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Dear 1999

Posted in 2009 Wrap Up, A Day in the Life, Articles | 10 Comments »

This post is part of a group blog event organized by The topic is “If you could go back to 1999 and give yourself one piece of advice, what would it be?”

letter in a bottle

Dear 1999 Carla,

Hey Girlfriend, it’s 2009 Carla. I know you’re going through a lot, and I want to let you know that it’s okay. Right now you’re feeling sad, and questioning continuing your future in music because:

Ahmet Ertegun, Founder and CEO of Atlantic Records (and your newly-adopted music biz Godfather), just told you that you were too old to be a recording artist, and that you should just become a publicist.
• You were recently fired from EMI Music Publishing’s Synch department
• Your mom died this year, and after spending half a year in Miami to take care of business, you wondered if you still had the guts to return to your music career in NYC.
• You still haven’t recorded your first CD

I know, after looking at these issues, you’re wondering if you should just run back to Miami, get married and have kids, and just forget this music nonsense. But I must tell you now that your passion to make music is bigger than you are. Your determination and persistence will take you farther than you could ever imagine. I want you to hang in there, so I’ve come up with some life lessons to share:

Life is Too Short to Be Afraid
For too many years, you’ve hidden your gifts after comparing them to others’. All your hesitation is a waste of time. Just because you felt out of place in music school doesn’t mean that you are not musical. There is a place in this Universe that only you can fill, but you’ll never know if you don’t go for it.

Do You
It is fine to be a black chick playing acoustic guitar in a world full of R&B Divas. Stop worrying if your music is black enough, or if you can SANG. You do not need to sound like Mariah Carey or Whitney Houston. You are a soulful singer who touches people with your own unique and powerful vocal gifts. Just be you. You are enough.

I know you’ve been worried about how much music you’ve written so far in your life, but this will change. Your skills as a songwriter will eventually improve, and you will even write songs for others. Just keep working at it.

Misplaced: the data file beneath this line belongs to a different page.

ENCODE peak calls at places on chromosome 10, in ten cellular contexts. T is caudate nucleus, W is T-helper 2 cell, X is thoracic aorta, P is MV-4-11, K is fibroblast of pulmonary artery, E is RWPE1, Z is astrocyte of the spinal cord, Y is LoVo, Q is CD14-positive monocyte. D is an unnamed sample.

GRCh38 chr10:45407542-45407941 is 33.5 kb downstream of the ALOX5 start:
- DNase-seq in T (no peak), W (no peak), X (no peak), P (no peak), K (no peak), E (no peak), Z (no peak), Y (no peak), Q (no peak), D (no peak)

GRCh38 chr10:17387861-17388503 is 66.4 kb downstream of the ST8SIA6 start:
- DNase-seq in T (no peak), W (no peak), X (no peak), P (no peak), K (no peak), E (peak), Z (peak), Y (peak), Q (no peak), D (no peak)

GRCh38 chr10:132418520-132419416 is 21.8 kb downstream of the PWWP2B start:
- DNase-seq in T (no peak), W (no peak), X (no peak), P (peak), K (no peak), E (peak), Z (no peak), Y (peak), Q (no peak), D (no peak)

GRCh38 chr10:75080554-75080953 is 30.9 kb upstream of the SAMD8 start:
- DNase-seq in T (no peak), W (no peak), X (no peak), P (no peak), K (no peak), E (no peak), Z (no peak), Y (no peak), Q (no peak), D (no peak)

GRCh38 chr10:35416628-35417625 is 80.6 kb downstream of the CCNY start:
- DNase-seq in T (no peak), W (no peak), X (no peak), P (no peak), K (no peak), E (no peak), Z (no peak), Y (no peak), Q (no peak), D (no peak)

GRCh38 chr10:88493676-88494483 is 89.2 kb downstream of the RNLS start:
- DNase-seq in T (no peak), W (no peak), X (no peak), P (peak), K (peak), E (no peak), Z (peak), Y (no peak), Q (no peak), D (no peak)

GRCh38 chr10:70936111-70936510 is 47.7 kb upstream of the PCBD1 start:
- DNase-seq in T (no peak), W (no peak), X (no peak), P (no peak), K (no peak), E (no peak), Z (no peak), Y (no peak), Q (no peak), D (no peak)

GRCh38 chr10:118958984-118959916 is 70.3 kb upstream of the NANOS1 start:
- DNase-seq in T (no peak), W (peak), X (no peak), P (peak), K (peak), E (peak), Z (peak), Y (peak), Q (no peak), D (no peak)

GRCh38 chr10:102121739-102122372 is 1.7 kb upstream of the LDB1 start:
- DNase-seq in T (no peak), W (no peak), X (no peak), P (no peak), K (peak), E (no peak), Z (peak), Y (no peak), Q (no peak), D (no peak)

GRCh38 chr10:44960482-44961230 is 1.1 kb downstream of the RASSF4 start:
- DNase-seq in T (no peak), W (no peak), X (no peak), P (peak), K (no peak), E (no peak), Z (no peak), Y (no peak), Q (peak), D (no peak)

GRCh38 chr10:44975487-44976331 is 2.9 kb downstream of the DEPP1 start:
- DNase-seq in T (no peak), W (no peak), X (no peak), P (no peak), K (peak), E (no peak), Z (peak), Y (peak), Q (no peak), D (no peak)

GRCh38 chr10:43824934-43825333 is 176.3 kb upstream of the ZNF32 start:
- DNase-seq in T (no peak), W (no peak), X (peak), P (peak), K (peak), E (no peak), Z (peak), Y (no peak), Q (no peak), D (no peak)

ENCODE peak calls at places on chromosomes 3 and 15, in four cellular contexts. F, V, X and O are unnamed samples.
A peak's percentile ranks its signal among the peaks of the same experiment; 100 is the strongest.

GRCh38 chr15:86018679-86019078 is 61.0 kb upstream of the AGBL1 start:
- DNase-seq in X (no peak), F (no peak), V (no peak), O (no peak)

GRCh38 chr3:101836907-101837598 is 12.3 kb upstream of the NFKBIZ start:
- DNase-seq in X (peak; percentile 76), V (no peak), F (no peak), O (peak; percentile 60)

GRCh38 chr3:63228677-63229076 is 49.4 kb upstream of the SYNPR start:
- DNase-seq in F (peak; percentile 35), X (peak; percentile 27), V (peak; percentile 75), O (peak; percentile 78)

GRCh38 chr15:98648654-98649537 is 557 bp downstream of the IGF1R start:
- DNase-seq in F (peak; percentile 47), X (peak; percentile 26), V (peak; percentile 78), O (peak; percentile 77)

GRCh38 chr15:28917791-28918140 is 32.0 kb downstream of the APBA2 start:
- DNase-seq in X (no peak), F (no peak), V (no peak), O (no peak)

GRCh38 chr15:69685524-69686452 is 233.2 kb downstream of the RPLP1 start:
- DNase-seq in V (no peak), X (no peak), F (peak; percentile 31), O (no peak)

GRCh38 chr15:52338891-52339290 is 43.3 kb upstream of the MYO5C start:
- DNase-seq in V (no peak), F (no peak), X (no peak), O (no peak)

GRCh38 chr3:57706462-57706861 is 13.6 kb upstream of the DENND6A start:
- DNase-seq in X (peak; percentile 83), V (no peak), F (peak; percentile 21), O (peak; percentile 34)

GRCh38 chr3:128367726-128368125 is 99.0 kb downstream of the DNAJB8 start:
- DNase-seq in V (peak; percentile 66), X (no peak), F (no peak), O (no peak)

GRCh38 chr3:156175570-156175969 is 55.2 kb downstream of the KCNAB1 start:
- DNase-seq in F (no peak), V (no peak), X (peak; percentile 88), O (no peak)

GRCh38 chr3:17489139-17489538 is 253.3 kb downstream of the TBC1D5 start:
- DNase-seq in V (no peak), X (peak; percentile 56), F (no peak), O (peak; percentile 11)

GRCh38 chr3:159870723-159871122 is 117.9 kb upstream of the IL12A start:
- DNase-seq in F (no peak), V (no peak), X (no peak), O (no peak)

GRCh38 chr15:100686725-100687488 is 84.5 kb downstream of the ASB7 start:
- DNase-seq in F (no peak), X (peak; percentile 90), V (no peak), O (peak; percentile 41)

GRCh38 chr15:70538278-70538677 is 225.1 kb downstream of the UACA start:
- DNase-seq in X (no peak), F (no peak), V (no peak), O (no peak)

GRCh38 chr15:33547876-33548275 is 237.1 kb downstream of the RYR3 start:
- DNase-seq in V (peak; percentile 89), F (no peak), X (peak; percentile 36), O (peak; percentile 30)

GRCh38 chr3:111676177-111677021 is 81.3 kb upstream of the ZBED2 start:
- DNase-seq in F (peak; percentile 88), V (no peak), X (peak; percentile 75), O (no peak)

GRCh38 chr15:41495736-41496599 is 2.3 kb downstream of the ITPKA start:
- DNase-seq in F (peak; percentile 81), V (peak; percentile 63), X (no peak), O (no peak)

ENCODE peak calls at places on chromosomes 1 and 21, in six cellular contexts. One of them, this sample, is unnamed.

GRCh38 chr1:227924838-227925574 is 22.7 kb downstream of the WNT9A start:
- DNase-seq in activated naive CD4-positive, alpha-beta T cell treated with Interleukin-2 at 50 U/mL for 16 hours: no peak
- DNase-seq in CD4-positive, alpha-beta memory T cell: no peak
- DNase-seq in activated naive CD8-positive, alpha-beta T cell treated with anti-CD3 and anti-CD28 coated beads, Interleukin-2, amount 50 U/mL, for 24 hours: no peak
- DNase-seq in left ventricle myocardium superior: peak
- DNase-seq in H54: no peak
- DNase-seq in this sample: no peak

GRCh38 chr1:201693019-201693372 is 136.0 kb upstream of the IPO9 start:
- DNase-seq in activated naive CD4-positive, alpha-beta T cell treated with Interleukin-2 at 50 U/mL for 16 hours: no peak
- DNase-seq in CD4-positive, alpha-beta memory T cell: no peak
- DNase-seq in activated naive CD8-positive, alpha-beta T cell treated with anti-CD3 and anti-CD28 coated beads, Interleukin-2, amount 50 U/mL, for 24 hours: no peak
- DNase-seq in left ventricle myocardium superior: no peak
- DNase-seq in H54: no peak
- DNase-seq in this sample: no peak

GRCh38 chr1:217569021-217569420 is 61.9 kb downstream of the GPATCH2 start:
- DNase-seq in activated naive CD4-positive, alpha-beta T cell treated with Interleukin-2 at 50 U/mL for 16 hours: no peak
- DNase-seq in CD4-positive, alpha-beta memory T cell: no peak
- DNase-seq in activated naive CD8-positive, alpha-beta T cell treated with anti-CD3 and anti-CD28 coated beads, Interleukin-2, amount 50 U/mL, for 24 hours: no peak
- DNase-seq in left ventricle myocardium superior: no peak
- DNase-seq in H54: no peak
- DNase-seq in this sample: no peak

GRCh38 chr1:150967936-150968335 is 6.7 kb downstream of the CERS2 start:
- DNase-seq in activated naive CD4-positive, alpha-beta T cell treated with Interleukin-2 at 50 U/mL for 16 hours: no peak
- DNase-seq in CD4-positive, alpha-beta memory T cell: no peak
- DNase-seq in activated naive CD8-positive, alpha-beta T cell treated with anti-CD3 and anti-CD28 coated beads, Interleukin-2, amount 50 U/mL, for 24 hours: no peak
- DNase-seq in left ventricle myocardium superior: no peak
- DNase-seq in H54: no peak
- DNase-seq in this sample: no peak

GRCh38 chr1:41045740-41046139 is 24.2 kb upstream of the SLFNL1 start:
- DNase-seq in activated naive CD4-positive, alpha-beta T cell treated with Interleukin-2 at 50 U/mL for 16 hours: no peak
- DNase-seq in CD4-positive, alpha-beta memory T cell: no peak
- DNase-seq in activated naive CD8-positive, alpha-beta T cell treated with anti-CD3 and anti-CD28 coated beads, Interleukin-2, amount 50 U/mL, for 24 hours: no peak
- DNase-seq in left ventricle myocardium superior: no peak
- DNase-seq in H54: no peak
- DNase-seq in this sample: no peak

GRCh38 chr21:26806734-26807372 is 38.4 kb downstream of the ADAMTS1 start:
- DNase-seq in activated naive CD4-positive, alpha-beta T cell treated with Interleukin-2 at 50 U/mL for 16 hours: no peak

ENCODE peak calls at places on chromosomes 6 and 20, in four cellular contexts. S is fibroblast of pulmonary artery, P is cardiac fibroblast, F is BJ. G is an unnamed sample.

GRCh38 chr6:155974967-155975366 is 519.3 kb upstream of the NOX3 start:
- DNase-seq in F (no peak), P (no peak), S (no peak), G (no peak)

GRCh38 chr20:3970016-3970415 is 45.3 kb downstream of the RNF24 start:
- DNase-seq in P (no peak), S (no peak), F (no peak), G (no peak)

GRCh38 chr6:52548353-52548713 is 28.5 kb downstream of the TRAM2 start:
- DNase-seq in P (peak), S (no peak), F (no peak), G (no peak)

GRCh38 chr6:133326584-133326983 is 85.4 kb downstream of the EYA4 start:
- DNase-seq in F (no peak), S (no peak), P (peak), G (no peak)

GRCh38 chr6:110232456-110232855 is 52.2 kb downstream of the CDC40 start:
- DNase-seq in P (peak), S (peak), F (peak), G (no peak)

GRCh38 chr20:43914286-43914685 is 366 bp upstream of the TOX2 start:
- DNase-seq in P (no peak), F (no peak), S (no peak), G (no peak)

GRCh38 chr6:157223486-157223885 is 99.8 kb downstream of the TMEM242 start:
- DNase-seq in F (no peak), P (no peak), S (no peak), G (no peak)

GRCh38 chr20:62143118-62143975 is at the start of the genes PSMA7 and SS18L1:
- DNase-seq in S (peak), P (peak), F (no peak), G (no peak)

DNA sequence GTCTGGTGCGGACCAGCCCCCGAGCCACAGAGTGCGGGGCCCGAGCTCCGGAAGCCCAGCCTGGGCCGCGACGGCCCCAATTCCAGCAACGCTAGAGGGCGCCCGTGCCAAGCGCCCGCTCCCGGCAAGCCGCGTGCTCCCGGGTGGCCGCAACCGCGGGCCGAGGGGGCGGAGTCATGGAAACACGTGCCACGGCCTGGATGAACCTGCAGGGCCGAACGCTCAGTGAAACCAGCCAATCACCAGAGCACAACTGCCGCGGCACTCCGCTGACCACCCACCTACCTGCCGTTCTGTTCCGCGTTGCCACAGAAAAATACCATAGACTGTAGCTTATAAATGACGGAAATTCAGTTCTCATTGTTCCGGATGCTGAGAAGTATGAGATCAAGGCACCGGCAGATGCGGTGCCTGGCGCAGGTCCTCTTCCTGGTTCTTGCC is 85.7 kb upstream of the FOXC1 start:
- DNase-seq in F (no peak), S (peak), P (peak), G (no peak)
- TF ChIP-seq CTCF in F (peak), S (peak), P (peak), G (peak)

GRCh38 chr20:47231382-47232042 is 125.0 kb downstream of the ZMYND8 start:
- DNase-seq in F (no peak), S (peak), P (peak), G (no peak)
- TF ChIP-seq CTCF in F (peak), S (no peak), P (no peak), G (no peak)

Writing and Teaching
After coming from a family of teachers, you will continue to grow as a musician who teaches other musicians how to build their own careers. It’s in your blood so don’t fight it. You will write countless articles and eBooks, which will become another way to support yourself. However, do not hide behind your teaching. By continuing to perform, you will remain relevant as an artist, and evolve with the music marketing skills that you teach.

Practice and Study
Guess what? Practice actually works. When you take the time to shed your songs, work on your guitar playing, and learn your choreography, it shows. Natural talent is nice, but preparing your performances makes the difference between being good, and being great.

Your Music Business
Over the next few years, you will grow as an entrepreneur. You will release 4 CDs on your own label, in addition to even having another artist on a subsidiary label. Instead of negotiating synch licenses for EMI Music Publishing songs, you will one day have synch licenses for your own musical catalog. You will become a performer, writer, and teacher on a global level, and even coach others.

Trust Your Instincts
When the first MP3 player hit the market, you asked Ahmet Ertegun if it was possible for this technology to endanger the music industry as we knew it. As you remember, he scoffed at the notion. Well, he was wrong. If he could be wrong about MP3s, then he could be wrong about your marketability as a recording artist. As a matter of fact, he was wrong about that too.

Never underestimate the influence of the leading men in your life. The wrong guy will affect your career progress, so choose wisely. Your love life will continue to be colorful, and your experiences will also lead to some wonderful songs. When choosing a partner, always pick a supportive guy who believes in you and your music. Stay away from energy vampires. Never settle for less.